Similar to point #1 above, sometimes sales rank can be greatly exaggerated based on a random outlier of sales.
If someone JUST purchased a product (especially one that is historically slow moving) the sales rank might be overstated.
Objection: "But the price is consistent/lower than average!"
That doesn't mean that the random, recent spike didn't skew the rank.
Solution: You have to check Keepa or CCC to ensure that sales ranks over time have been stable and there are no recent outliers.
3. You bought something as it was going out of season
Again, this seems simple, but many sellers suffer from "sales rank blindness" and stop thinking critically.
Some products have seasonality that is common sense, like these Valentine's Say "Be Mine" Tic Tacs....
There is a huge swing in velocity AND price leading up to Valentine's Day.
This throws a two wrenches into the sales rank approach to sourcing.
Price and velocity are grossly overstated in the months following Valentines day.
Yes, there are some strange outliers that actually continue their sales trends because people love them for some reason and want to stock up while they are close to being "in season," but those are the exception, not the rule.
4. You bought something on a highly visible regional sale (not clearance)
When doing online arbitrage or retail arbitrage, buying at regular price or clearance is typically better than buying sale priced items if the sale is widespread across multiple regions.
For example, if Target runs a promo on a brand of shampoo and it is ran regionally, expect that price to plunge as more sellers come onto the listing.
More sellers means downward pressure on the price.
By the time that this levels out and new sellers see there is no longer any reason to join the listing, you will likely be selling on a listing that is flooded with sellers who are now desperate to offload their products to regain their capital.
This means a long line of sellers you'll have to wait behind.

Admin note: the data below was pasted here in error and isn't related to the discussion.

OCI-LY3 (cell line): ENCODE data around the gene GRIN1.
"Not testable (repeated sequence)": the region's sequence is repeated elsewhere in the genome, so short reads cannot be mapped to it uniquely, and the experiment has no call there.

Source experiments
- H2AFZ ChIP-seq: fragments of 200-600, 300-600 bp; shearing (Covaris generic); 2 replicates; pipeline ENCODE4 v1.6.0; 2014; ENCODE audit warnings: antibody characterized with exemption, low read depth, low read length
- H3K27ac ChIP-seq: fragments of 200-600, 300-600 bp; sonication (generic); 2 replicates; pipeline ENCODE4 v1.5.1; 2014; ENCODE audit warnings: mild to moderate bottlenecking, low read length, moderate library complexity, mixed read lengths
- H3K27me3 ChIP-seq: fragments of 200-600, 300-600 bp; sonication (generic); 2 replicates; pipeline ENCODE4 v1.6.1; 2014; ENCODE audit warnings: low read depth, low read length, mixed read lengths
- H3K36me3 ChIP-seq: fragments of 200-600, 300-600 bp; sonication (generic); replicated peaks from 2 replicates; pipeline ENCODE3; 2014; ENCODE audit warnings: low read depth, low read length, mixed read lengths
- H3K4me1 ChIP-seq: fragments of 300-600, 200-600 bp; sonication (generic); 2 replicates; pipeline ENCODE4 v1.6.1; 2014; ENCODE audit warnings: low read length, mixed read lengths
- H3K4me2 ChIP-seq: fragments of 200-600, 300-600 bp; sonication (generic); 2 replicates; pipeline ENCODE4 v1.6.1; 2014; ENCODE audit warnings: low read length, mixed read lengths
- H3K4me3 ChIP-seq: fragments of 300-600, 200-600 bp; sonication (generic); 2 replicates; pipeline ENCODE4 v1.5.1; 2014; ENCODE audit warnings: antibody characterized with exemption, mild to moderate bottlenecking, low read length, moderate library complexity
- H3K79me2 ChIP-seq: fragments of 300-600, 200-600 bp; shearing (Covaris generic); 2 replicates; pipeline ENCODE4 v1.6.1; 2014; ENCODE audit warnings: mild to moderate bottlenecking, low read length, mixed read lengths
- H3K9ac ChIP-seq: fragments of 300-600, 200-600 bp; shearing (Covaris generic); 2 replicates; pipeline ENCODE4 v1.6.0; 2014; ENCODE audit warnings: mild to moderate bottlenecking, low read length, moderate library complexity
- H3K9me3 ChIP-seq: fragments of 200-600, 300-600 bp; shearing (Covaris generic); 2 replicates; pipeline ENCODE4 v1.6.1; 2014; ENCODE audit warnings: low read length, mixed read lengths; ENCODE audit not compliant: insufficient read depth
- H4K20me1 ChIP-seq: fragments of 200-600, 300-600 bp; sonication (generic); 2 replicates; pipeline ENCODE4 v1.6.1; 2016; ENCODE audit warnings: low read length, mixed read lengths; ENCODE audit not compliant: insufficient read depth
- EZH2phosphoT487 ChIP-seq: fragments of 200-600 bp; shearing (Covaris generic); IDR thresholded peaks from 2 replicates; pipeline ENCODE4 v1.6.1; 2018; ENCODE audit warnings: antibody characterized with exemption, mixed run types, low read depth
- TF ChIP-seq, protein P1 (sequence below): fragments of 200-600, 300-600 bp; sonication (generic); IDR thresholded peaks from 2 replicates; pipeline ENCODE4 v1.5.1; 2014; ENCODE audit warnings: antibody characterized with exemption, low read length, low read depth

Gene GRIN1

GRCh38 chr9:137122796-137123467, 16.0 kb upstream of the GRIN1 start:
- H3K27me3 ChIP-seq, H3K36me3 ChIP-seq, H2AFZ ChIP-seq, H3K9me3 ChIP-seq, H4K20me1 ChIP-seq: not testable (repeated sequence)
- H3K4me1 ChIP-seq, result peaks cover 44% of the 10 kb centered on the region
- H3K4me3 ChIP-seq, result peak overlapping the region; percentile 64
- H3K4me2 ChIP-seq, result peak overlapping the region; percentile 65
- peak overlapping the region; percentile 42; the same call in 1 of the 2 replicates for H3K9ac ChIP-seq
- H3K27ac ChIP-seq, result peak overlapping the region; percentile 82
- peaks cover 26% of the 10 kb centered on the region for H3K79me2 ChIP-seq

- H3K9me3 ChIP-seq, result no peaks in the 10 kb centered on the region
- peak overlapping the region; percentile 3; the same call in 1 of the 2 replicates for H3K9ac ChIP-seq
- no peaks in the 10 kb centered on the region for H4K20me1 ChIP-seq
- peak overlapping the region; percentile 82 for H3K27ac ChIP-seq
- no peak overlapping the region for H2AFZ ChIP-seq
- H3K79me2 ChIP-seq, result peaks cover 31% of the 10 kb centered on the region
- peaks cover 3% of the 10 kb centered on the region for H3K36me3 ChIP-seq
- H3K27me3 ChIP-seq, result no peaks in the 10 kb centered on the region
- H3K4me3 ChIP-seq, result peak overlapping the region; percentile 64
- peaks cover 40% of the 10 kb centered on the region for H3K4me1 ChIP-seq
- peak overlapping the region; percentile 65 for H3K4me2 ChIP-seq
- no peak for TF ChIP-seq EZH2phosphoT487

Again, this seems like common sense, but remember, if something is selling "x" units per day, those aren't all going to you. Sales aren't by any means spread out evenly. They are going to the owner of the buy box, who is typically the seller with the lowest price.
Here's an example...
You purchased an item on a regional sale (let's say at Target) and the number of sellers surges to 100 in just 2 weeks.
Now let's say that the ASIN sells 1 unit per day.
It is likely that most of the sellers have multiple units (if you're curious exactly how many your competitors have in stock, you can use a chrome extension/app like How Many to get an actual count of how many items your competitors have in stock).
If the sale is something that rewards buying in bulk, "buy 2 get 1 free" of the same item, this issue can be greatly exacerbated.
5. You got unlucky and landed on a page with a savage competitor
I recently read a book called Thinking in Bets: Making Smarter Decisions When You Don't Have All the Facts by Annie Duke. If you get a chance to read it, read it, if not, let me summarize a key takeaway that relates to selling on Amazon (and really every aspect of life).
Just because a decision resulted in a negative outcome doesn't mean that you made the wrong decision.
This is a concept called "resulting" and it can lead us to making false correlations and might cause us to change our future decisions when we really shouldn't change a thing at all.
Sometimes, you just drew the short straw by jumping on a listing.
Regardless of the fact we have a massive amount of available data we can use to make our buying decisions, we will never have perfect information.
You can't control if another seller comes onto a listing and can take lower margins than you and has a seemingly endless amount of inventory. They might have their repricer set to undercut you until the cows come home.
You can do just a couple things to avoid savage competitors.
- Pay attention and avoid them in the future (not always feasible)
- Make adjustments (maybe liquidating isn't a bad idea if it means getting working capital back soon and avoiding storage fees).
- Check the inventory of sellers with the How Many app before listing a product (not always a perfect method since some sellers might not store all their inventory at a fulfillment center)
Don't beat yourself up if you fall into one of these situations.
6. You bought something that was being replaced by a new generation
Here is what you need to know about buying products that are being upgraded.
- People won't stop buying them
- People will expect them at a lower price.
Model, year etc. doesn't matter at all as long as your buying decisions are based on what the present and future will reflect.
So what if the XBOX 360 isn't still selling for $399 like it did when it came out? If you can get 50% margins on one selling at a lower price, do it all day.
Just be careful that you don't load up on a product that has a replacement coming in the near future IF you're expecting the price to remain where it is. A price drop is typical when new generations or alternatives come to market.